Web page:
During National Reconciliation Week (26 May – 3 June, 2024) we invite you to take the time to read, reflect and pray about how we might seek reconciliation and justice for Aboriginal and Torres Strait Islander peoples. In 2 Corinthians, Paul teaches us that Christians are to be Christ’s ambassadors in the ‘ministry of reconciliation’, so that we might demonstrate the gospel in action, sharing Christ’s love with others:

“All this is from God, who reconciled us to himself through Christ and gave us the ministry of reconciliation: that God was reconciling the world to himself in Christ, not counting people’s sins against them. And he has committed to us the message of reconciliation. We are therefore Christ’s ambassadors, as though God were making his appeal through us. We implore you on Christ’s behalf: Be reconciled to God. God made him who had no sin to be sin for us, so that in him we might become the righteousness of God.”

2 Corinthians 5:18-21

Below are a few articles, some with helpful practical steps we can take.

National Reconciliation Week (Anglican Board of Mission)

“Each year on May 26th, we solemnly observe Sorry Day, reflecting on the colonial atrocities inflicted upon the Stolen Generations. We remember the brutal actions against children and infants who were forcibly removed from their families, told that their culture, community, and families did not want them. These children were led to believe they would be forgotten by their loved ones and communities.

Such falsehoods have permeated the mindset of our nation. For many Australians, ignorance of these atrocities was commonplace, either because they were unaware or complicit in accepting government policies without question. It is estimated that 1 in 3 Indigenous children (estimated 20,000 – 25,000) were forcibly removed from their families and placed in institutions rife with abuse and torture. These children suffered immensely, often ending up in non-Indigenous homes where they were trained to be domestic servants and stockmen, effectively subjected to unpaid labour…”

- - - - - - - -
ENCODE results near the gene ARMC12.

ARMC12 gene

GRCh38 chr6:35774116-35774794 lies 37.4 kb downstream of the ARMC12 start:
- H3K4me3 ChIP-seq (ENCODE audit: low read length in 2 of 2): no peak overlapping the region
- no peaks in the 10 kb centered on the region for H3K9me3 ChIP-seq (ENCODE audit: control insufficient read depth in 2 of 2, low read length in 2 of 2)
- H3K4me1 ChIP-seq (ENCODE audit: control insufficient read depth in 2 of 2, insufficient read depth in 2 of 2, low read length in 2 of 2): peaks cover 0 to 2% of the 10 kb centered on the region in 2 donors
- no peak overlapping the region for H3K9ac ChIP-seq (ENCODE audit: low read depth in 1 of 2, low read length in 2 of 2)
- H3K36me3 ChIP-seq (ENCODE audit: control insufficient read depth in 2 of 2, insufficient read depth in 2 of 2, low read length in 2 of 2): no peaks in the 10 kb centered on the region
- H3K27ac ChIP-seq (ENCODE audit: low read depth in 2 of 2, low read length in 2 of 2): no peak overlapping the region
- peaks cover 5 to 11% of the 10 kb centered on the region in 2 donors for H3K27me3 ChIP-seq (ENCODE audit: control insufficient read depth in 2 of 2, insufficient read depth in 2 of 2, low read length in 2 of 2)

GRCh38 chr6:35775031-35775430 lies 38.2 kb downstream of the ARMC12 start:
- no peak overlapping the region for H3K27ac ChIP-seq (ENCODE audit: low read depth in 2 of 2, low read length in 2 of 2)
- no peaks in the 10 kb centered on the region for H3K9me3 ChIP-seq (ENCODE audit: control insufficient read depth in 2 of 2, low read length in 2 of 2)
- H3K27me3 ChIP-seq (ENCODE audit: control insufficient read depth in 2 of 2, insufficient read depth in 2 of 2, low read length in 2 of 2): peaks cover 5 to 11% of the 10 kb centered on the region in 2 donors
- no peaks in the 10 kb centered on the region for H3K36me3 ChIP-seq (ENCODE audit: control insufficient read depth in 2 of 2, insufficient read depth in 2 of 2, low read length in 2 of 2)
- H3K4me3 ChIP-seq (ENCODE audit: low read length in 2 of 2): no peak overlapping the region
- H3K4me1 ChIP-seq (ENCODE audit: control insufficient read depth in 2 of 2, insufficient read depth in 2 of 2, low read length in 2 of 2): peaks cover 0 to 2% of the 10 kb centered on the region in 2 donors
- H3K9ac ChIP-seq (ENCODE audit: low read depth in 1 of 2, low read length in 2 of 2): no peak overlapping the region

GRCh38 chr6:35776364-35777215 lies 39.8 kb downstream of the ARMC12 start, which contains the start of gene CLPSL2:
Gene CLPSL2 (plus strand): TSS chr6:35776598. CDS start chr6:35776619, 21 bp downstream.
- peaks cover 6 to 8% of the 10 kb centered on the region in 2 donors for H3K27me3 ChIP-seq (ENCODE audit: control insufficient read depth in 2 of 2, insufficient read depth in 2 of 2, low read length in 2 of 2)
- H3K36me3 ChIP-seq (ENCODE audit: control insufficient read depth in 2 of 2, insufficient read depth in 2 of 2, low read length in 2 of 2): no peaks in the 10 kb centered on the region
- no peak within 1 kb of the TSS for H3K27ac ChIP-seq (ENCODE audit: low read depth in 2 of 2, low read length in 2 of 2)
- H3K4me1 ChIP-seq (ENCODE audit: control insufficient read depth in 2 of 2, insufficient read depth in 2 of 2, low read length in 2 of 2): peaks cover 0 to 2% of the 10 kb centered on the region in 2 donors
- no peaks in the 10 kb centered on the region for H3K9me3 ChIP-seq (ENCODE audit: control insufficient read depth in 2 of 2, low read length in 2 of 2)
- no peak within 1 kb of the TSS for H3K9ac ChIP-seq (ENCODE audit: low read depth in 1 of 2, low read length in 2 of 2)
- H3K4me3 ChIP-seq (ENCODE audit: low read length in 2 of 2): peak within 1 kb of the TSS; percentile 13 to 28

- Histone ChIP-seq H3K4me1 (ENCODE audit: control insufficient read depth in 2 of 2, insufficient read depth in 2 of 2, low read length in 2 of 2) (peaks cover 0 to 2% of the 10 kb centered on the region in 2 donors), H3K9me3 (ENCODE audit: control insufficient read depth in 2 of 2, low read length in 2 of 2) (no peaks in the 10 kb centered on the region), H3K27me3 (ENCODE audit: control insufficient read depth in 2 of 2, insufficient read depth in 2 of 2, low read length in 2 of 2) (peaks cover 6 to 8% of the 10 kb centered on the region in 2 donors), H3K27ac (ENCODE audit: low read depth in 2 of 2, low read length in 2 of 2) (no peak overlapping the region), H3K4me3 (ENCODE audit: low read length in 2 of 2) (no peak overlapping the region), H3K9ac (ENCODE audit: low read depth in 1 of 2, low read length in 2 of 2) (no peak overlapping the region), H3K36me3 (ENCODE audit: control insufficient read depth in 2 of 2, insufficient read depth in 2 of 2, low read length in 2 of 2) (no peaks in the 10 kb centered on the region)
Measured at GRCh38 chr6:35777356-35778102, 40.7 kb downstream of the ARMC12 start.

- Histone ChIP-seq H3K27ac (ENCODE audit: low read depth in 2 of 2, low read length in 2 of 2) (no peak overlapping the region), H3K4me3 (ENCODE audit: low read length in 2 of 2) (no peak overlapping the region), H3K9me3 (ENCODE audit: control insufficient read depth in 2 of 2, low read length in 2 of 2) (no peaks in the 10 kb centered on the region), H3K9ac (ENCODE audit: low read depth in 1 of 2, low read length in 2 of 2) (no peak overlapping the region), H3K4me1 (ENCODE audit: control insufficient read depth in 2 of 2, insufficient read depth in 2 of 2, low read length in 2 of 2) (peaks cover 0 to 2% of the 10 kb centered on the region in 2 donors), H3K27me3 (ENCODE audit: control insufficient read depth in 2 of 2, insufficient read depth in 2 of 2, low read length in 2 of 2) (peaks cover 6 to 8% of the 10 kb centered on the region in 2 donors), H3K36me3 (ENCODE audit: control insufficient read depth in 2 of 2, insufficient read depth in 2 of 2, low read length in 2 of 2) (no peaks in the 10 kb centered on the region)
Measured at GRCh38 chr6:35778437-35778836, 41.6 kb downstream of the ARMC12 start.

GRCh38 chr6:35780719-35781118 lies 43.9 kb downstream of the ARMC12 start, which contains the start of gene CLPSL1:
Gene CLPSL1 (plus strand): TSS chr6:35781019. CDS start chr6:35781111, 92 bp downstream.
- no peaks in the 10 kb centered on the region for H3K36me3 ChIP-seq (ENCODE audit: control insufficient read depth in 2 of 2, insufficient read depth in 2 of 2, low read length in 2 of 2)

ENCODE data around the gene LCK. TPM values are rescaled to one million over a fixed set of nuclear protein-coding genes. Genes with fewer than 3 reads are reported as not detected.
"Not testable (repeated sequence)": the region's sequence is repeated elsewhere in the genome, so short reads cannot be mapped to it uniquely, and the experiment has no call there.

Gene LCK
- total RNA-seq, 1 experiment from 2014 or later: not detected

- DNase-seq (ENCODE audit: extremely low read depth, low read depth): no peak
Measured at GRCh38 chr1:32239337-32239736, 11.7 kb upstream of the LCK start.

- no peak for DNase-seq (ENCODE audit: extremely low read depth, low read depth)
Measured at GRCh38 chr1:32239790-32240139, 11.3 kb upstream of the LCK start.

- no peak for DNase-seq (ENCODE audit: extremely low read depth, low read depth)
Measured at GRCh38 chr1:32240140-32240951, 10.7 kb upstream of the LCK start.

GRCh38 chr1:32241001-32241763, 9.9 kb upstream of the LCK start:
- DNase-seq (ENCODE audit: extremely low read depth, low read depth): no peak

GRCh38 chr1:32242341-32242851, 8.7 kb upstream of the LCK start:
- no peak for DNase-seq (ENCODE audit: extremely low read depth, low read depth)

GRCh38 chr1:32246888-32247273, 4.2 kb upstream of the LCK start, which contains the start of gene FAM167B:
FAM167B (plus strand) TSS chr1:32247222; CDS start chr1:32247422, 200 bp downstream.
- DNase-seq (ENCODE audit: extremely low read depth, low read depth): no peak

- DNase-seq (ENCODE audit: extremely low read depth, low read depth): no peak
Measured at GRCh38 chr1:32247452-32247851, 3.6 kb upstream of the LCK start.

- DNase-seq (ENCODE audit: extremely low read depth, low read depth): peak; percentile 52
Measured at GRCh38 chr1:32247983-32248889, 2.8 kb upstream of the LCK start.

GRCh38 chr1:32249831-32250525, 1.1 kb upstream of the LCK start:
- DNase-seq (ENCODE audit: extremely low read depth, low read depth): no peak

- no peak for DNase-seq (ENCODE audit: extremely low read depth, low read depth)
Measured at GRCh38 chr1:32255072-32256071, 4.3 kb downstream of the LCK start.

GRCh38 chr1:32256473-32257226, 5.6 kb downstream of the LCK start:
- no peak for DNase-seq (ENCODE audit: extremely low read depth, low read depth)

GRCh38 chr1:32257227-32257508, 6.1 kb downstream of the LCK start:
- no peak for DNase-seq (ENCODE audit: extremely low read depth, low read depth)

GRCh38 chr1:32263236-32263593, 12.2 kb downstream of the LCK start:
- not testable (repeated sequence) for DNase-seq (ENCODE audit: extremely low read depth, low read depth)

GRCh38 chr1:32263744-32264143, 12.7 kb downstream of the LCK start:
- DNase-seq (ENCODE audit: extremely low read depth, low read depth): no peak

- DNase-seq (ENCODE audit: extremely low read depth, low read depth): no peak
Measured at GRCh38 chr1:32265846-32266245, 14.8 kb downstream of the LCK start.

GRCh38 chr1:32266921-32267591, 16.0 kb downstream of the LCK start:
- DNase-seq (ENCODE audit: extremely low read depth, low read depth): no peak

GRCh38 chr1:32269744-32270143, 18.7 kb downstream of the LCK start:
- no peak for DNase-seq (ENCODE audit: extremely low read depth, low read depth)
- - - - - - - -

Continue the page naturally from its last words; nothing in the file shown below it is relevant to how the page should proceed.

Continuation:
Reconciliation Through the Cross (Common Grace)

“Nature is a wonderful teacher that reminds us of deep truths to inspire our engagement with life, reconciliation and justice.

After a bushfire rages through a eucalypt forest, when the trunks are blackened and leaves have been burnt to a crisp, a fascinating process of new life takes effect. Green shoots, leaves full of life, begin to grow all over the trunk and branches. These are called epicormic shoots. 

If you have ever witnessed this, I’m sure you were amazed at how new life could emerge out of such a tragic, desolate and harmful situation. 

These surviving trees are sometimes called upside-down trees, with new leaves sprouting on the trunks and the high branches left empty to resemble roots floating in the sky. Upside-down trees remind us of the upside-down Kingdom that our King Jesus leads us into. Where death leads to life, beauty emerges from the ashes, suffering and mourning are turned into joy in His presence and hope always persists…”

Old Sins Cast Long Shadows: A Call to Action (The Gospel Coalition, Australia; 2016)

In this final installment of his 4-part series examining the wrongs perpetrated against the first Australians, Peter Adam asks what we should do about the crimes perpetrated by European settlers against the first Australians…”

  1. We should confess our sins
  2. We should make peace
  3. We should provide appropriate recompense
  4. What practical steps should we take?

Acknowledgement of Country:

We acknowledge the traditional custodians of this land, the Wodi Wodi people of the Dharawal nation.  On this land they continued their cultural, spiritual and educational practices, and we pay our respect to them as we seek to do the same in our community and for our children. As we gather on these ancestral lands, we also acknowledge our God & Heavenly Father who made the heavens and the earth, and to whom we are responsible for the current stewardship of this land that has been entrusted to us.